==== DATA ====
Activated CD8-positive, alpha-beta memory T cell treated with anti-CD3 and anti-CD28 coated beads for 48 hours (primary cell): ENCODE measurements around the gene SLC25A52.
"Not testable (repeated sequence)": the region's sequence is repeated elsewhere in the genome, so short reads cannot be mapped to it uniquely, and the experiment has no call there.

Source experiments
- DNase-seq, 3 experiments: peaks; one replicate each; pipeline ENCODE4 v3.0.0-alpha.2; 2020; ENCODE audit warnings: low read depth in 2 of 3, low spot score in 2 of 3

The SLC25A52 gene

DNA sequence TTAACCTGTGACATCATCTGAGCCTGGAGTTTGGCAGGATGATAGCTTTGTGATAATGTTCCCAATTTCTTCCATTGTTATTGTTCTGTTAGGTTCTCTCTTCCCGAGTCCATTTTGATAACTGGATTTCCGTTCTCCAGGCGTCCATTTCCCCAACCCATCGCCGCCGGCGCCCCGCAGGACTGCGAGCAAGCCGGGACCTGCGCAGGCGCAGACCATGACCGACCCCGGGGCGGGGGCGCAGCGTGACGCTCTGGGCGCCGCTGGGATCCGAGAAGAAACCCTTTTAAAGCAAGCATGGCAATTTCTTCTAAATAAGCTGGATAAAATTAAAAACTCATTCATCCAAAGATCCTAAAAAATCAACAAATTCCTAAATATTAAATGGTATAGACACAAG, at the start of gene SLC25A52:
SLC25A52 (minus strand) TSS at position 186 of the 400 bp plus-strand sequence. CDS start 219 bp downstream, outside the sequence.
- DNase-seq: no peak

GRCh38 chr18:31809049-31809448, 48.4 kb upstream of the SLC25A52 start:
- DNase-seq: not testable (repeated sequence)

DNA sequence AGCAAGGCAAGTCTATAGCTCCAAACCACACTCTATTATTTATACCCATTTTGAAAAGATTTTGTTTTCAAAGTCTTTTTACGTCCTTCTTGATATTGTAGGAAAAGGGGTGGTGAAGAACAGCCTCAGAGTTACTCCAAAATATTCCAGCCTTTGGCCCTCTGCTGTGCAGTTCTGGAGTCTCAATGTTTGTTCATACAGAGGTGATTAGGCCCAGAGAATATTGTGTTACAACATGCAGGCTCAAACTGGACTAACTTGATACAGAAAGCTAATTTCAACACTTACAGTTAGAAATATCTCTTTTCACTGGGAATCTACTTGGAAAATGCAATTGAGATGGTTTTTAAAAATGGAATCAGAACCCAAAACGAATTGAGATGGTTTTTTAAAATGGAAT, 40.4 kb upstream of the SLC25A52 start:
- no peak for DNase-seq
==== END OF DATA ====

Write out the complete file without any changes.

Activated CD8-positive, alpha-beta memory T cell treated with anti-CD3 and anti-CD28 coated beads for 48 hours (primary cell): ENCODE measurements around the gene SLC25A52.
"Not testable (repeated sequence)": the region's sequence is repeated elsewhere in the genome, so short reads cannot be mapped to it uniquely, and the experiment has no call there.

Source experiments
- DNase-seq, 3 experiments: peaks; one replicate each; pipeline ENCODE4 v3.0.0-alpha.2; 2020; ENCODE audit warnings: low read depth in 2 of 3, low spot score in 2 of 3

The SLC25A52 gene

DNA sequence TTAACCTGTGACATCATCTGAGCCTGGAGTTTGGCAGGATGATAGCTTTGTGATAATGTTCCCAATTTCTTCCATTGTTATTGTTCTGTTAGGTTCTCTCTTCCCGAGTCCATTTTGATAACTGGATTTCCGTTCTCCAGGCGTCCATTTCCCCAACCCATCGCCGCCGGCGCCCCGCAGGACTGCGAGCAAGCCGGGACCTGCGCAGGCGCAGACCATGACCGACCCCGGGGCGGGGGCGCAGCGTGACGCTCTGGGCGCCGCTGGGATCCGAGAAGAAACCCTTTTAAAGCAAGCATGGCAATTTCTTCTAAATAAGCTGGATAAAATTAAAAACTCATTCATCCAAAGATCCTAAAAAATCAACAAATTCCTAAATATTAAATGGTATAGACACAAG, at the start of gene SLC25A52:
SLC25A52 (minus strand) TSS at position 186 of the 400 bp plus-strand sequence. CDS start 219 bp downstream, outside the sequence.
- DNase-seq: no peak

GRCh38 chr18:31809049-31809448, 48.4 kb upstream of the SLC25A52 start:
- DNase-seq: not testable (repeated sequence)

DNA sequence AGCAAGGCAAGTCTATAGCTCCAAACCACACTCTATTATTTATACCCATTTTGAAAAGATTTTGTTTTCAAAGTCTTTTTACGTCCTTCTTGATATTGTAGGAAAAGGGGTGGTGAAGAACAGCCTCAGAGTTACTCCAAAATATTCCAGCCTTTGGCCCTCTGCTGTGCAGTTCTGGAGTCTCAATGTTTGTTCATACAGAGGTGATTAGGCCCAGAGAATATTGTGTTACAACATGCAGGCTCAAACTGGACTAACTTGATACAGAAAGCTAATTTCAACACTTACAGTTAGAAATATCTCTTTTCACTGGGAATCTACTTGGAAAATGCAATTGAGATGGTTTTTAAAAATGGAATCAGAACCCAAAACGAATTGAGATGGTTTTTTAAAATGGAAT, 40.4 kb upstream of the SLC25A52 start:
- no peak for DNase-seq